More and more children with special educational needs, requiring special care, are involved in the teaching-educating process of public educational institutions. The composition of students within schools is varied, and one of the most important parts of the inclusive educational methods applied within an institution is effective cooperation, for which teachers should be prepared, too. Recognised with a quality award, the Erasmus+ project conducted by the Mezőszél Street Primary School of Pécs addressed that issue. We asked Project Coordinator Szilvia Jutasi and Professional Coordinator Nikolett Lombosi about the details.
Foreign Teacher’s Courses for Integrated Education
Institution: Városközpont Primary School – Mezőszél Street Primary School of Pécs
Project title: Faster, more effectively, in cooperation
Coordinator: Szilvia Jutasi and Nikolett Lombosi
The project is called ‘Faster, more effectively, in cooperation’. What does this title mean in terms of implementation?
We are very much characterised by cooperation. We have always been able to work with schools in various locations. We have colleagues who are ready to sacrifice some of their free time to participate in the project tasks, but we have also assigned a fixed time in their timetable to allow the participants to meet regularly. This kind of cooperation greatly helped effictiveness. Also, common thinking and an even workload made the successful implementation of the project and faster improvement possible.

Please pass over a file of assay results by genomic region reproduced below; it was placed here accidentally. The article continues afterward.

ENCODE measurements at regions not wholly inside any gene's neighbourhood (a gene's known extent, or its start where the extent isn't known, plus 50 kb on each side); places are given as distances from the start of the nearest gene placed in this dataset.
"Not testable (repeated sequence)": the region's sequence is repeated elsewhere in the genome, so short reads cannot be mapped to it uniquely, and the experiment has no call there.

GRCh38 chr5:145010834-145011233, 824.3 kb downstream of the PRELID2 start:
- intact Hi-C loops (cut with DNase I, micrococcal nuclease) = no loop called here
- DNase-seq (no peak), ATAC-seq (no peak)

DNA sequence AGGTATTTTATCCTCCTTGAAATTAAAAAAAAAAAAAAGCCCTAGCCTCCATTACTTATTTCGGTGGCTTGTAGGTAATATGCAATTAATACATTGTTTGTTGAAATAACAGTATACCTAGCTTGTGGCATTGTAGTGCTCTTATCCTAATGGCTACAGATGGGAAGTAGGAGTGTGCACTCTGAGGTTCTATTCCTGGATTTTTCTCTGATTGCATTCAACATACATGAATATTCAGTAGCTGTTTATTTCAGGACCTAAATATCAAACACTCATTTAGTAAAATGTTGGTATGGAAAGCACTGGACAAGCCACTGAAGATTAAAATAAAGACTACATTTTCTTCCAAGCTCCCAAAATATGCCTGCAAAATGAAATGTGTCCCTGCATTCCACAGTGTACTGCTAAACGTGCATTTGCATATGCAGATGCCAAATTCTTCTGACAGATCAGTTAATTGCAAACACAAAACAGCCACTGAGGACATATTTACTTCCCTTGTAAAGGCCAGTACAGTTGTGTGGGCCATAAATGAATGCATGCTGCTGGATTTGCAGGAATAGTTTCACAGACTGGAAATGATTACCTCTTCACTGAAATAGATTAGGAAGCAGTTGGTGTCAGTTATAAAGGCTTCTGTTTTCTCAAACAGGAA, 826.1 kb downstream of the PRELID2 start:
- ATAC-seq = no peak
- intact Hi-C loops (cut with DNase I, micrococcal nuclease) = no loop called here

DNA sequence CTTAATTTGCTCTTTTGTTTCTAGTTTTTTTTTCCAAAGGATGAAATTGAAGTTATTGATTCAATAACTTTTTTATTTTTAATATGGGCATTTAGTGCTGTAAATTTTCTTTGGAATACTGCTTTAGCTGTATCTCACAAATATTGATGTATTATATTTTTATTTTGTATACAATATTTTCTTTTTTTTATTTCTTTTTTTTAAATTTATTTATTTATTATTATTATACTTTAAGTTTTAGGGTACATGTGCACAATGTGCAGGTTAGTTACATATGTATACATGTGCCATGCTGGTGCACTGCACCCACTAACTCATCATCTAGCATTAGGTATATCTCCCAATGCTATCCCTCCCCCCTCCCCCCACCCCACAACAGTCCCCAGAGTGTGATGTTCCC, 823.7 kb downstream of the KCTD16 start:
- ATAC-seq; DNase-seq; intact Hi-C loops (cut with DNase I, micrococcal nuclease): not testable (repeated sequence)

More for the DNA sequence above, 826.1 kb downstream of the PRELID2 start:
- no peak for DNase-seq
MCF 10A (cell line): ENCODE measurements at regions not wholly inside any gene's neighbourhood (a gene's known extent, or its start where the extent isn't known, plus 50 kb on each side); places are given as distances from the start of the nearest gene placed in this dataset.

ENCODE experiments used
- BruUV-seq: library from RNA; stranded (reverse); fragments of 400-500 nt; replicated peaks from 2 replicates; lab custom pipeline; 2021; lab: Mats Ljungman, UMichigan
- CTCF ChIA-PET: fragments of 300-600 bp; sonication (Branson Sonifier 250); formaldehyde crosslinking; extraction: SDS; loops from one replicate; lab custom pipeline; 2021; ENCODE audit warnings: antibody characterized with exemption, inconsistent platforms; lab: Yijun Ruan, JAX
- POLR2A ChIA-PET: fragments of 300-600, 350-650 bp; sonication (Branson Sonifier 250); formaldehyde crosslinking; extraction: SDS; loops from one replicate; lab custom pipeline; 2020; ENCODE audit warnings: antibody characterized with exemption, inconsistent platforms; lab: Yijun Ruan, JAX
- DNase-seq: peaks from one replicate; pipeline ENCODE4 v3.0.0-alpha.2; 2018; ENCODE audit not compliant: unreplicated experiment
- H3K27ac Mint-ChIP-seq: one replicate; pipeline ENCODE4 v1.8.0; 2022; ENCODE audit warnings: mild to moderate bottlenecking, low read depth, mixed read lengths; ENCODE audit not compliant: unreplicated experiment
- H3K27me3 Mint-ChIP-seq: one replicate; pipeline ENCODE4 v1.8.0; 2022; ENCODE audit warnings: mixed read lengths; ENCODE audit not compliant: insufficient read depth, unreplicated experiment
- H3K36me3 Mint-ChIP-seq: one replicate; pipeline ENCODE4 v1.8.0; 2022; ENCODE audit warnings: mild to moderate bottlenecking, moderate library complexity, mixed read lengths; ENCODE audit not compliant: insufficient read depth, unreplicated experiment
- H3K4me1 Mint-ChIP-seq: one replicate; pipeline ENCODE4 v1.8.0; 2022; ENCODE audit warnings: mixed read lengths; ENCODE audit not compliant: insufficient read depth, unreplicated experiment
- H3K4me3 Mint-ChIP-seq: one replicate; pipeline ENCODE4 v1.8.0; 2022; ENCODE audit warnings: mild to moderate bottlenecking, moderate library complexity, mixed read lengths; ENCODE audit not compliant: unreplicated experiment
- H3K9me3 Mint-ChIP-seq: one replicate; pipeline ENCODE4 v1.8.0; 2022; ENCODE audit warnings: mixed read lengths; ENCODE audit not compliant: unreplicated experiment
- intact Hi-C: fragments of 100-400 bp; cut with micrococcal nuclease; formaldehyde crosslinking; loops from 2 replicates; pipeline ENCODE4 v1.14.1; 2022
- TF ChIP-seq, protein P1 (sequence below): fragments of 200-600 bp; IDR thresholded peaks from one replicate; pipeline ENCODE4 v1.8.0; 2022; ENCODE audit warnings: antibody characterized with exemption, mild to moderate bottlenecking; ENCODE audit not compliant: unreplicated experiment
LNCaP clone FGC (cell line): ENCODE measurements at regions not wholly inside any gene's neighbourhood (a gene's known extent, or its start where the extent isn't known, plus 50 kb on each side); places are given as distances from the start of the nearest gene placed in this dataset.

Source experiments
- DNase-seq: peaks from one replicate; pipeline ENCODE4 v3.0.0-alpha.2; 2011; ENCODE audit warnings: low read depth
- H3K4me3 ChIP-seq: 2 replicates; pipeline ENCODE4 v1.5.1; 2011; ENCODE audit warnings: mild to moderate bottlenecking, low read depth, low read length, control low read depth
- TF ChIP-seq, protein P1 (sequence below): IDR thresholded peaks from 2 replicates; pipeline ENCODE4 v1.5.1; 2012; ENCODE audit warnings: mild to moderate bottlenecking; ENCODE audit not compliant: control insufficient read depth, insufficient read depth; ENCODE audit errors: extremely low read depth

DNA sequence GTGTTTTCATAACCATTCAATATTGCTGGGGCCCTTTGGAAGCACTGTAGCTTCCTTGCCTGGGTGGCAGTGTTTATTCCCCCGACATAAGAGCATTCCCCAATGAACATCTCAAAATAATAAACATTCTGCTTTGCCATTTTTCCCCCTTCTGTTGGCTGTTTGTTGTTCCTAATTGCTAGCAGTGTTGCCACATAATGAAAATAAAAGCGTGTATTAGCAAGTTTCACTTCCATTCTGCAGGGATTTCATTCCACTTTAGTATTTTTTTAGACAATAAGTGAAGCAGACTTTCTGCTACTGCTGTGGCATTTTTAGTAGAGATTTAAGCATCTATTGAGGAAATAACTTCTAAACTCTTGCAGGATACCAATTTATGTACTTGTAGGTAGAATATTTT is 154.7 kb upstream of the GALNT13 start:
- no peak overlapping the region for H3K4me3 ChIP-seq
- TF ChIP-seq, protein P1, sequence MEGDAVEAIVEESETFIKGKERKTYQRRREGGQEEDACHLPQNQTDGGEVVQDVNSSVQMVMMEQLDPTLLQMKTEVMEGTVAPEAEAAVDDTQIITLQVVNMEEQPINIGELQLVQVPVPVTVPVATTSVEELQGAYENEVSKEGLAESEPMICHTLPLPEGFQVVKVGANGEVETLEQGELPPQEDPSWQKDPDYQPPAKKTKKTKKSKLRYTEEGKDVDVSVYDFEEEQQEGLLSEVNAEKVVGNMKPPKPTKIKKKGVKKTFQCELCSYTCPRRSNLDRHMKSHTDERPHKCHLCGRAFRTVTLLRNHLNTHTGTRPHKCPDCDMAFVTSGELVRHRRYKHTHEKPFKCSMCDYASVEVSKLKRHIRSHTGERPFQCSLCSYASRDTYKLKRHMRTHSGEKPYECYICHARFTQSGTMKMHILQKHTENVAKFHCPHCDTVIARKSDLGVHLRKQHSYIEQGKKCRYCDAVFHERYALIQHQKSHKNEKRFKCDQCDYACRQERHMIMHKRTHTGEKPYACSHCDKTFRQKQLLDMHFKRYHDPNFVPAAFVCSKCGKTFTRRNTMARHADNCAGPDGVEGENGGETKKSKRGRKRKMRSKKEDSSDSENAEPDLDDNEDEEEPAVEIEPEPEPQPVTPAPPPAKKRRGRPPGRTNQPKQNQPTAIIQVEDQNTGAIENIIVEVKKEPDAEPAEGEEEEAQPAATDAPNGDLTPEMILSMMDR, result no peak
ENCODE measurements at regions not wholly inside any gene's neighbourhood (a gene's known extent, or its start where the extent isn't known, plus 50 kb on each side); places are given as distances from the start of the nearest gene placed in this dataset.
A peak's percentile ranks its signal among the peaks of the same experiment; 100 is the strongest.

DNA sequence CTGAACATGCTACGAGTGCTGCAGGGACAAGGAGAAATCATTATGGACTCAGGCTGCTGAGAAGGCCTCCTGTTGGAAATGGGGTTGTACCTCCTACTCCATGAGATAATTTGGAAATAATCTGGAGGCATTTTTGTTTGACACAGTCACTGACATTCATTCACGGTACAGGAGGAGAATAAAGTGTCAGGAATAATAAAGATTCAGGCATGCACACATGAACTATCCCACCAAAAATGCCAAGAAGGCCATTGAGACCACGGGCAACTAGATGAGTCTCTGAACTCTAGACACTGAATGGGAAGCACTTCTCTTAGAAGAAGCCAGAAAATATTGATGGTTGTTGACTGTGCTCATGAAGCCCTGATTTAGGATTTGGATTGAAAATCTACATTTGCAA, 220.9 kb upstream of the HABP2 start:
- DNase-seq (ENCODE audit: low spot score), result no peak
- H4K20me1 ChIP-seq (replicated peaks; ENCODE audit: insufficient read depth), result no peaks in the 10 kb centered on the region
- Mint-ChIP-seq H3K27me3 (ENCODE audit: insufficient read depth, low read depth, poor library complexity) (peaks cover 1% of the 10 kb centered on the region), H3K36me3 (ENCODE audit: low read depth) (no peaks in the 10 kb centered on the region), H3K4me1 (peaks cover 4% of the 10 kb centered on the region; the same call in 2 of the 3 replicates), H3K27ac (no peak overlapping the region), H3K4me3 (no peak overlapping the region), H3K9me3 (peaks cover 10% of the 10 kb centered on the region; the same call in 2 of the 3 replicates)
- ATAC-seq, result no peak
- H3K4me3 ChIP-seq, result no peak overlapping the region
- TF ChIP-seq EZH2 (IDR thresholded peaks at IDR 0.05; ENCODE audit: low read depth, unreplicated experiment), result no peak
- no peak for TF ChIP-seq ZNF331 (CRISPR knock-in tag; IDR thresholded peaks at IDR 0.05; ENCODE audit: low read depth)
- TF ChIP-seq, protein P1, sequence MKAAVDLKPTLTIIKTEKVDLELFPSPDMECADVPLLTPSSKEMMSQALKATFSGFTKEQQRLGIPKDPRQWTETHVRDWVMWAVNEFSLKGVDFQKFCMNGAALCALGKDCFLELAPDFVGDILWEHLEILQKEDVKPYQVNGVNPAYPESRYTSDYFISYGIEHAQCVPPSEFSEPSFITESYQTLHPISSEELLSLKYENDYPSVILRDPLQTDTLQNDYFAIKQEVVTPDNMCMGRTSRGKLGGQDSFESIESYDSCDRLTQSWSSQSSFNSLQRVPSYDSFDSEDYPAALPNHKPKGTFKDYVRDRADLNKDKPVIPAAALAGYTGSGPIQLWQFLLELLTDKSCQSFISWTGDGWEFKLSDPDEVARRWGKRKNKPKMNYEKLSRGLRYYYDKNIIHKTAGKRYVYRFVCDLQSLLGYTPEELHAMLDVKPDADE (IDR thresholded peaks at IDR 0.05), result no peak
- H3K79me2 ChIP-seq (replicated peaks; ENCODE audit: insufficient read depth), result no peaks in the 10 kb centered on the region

What mobilities have the school’s teachers been involved in?
In the first year of the project, we attended linguistic and methodological courses; in the second year we studied best practices at Spanish, Finnish, German and Portuguese schools, and we also attended further, mostly ICT courses. We learnt, for example, about relationships between cultures, stereotypes, prejudices, equal opportunity, the method of absolute solmisation, applying cooperative methods in teaching music, as well as about robotics and using ICT tools in the classroom.
What experiences have you gained from the mobilities implemented?
One of our main goals is to improve the foreign language competence of our colleagues so they can communicate with teachers from other countries and therefore acquire knowledge which is only available in a foreign language. The new practices learnt include effective methods of integrating and developing SEN students and ones with other disadvantages. We have expanded our educational horizons, and experienced the potential positive effects of tolerance, patience and openness on the integration of students with special educational needs. We have also seen interdisciplinary cooperation worth following in the field of talent management and improving students' creativity.
How can you use the new methods learnt in the classroom and in school life?
Experiences from both the courses and the job shadowing visits will be integrated into our own educational practice, and we will maintain the professional relations established. The new methods can be applied in foreign language classes, focusing on improving pronunciation and oral skills, as opposed to the priority of correct grammar. Experiential education, the introduction of situation exercises to enhance an accepting attitude, the use of music and sound files to ensure disadvantaged and troubled children a sense of achievement, e-learning in teaching arts and drawing, as well as using software in the classroom to support motivating teaching and learning – all these shed new light on the experience of both teaching and learning.